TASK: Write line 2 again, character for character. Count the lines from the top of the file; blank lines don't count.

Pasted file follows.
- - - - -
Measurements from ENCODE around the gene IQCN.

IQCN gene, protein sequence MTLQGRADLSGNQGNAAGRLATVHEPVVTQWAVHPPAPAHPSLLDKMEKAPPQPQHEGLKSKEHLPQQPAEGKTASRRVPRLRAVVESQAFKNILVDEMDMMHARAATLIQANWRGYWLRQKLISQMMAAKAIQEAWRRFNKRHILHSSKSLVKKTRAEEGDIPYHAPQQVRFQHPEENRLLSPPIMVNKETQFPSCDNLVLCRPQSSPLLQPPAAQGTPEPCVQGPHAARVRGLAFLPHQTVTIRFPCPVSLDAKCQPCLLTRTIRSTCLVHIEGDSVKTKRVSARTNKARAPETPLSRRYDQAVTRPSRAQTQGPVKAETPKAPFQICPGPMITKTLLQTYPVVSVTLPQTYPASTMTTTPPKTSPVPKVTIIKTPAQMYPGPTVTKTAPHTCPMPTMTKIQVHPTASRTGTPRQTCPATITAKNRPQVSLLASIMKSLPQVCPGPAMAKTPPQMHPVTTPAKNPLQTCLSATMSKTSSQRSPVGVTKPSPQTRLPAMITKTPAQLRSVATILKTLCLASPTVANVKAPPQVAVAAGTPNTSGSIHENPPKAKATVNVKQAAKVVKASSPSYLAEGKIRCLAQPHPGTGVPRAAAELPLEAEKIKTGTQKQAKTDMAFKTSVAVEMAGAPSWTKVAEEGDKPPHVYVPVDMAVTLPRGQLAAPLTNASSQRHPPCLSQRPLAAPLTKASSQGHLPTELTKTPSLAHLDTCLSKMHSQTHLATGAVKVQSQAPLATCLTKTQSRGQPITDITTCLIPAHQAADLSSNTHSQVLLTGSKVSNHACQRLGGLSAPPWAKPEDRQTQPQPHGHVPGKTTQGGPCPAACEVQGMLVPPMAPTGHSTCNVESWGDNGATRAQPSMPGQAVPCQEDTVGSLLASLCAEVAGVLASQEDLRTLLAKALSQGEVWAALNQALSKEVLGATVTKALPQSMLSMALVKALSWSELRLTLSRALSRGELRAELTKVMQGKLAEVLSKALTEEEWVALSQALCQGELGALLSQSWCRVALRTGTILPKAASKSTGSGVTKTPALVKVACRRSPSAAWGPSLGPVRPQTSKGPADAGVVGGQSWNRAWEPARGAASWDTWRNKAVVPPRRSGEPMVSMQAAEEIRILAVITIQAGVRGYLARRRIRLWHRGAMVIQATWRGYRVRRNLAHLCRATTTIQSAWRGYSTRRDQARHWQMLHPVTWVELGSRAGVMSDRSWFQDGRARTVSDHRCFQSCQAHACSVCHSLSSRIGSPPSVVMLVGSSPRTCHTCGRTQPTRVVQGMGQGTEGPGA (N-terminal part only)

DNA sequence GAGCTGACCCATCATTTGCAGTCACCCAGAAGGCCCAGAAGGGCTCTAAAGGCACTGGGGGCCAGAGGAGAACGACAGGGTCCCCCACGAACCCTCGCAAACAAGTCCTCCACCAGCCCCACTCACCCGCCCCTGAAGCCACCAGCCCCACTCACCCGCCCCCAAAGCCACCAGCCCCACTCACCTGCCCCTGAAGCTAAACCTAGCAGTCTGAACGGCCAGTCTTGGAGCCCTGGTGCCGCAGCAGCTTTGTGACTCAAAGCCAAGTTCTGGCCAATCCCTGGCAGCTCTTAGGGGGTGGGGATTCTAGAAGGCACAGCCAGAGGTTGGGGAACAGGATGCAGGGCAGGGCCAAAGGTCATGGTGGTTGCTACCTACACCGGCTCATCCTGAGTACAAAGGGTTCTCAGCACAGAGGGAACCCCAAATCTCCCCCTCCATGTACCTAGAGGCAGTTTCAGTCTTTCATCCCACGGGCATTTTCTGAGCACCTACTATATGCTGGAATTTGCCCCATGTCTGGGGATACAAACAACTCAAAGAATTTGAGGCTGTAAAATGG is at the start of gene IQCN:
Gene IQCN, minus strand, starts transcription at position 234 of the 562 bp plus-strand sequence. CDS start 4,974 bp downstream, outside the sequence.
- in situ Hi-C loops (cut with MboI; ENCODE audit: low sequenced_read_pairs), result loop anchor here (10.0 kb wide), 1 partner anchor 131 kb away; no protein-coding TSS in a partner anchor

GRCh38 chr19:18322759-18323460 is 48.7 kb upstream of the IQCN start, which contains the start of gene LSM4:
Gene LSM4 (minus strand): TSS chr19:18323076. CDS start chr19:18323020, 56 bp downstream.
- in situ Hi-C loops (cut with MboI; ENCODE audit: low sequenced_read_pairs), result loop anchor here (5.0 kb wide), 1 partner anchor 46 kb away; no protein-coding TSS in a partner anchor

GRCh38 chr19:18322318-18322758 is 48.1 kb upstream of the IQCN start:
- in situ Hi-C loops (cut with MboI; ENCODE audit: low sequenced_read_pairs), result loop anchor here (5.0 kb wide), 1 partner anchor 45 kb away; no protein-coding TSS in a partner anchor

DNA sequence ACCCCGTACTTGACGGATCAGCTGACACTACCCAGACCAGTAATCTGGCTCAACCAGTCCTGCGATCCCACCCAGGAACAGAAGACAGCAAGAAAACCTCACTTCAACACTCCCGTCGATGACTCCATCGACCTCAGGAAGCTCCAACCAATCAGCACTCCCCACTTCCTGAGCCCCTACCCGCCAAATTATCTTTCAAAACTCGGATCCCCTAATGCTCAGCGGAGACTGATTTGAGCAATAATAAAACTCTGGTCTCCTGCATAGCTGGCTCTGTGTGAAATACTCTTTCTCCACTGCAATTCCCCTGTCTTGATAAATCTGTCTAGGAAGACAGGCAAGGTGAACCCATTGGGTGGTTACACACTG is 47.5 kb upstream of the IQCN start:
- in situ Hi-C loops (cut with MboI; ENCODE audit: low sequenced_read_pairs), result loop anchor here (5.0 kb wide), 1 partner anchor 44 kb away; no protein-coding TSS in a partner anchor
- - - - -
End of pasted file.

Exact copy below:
IQCN gene, protein sequence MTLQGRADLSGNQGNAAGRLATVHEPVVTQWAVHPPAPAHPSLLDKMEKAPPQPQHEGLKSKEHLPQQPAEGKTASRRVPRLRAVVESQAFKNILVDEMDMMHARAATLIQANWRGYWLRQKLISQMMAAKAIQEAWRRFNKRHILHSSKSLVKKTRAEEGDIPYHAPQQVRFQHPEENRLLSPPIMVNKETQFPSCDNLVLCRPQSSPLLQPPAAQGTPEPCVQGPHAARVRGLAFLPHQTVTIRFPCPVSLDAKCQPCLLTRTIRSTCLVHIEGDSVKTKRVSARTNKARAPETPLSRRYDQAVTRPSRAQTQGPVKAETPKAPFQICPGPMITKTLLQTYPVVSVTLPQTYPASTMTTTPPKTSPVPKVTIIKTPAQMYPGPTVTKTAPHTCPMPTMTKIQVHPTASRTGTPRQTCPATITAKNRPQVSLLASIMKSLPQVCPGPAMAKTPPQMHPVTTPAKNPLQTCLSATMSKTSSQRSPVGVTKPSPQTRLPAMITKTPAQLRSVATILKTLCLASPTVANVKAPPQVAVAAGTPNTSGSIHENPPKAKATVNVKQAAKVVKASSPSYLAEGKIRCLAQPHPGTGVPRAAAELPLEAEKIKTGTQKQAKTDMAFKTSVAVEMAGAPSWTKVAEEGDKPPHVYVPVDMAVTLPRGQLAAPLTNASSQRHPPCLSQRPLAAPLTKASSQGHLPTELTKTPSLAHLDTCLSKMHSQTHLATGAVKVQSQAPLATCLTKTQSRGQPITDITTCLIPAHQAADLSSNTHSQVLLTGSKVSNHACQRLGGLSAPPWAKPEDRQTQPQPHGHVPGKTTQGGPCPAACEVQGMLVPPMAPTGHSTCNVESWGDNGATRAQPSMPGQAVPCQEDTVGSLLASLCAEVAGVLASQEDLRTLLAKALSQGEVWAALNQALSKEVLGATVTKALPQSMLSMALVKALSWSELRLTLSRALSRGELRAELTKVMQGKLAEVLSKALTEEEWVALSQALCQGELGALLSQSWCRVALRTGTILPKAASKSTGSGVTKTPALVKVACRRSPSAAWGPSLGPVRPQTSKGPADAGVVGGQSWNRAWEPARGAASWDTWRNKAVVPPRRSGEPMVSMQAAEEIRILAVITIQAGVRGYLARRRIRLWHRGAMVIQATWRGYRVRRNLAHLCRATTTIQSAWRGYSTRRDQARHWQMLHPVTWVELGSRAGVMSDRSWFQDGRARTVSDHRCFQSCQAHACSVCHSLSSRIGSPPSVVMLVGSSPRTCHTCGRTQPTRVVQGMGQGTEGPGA (N-terminal part only)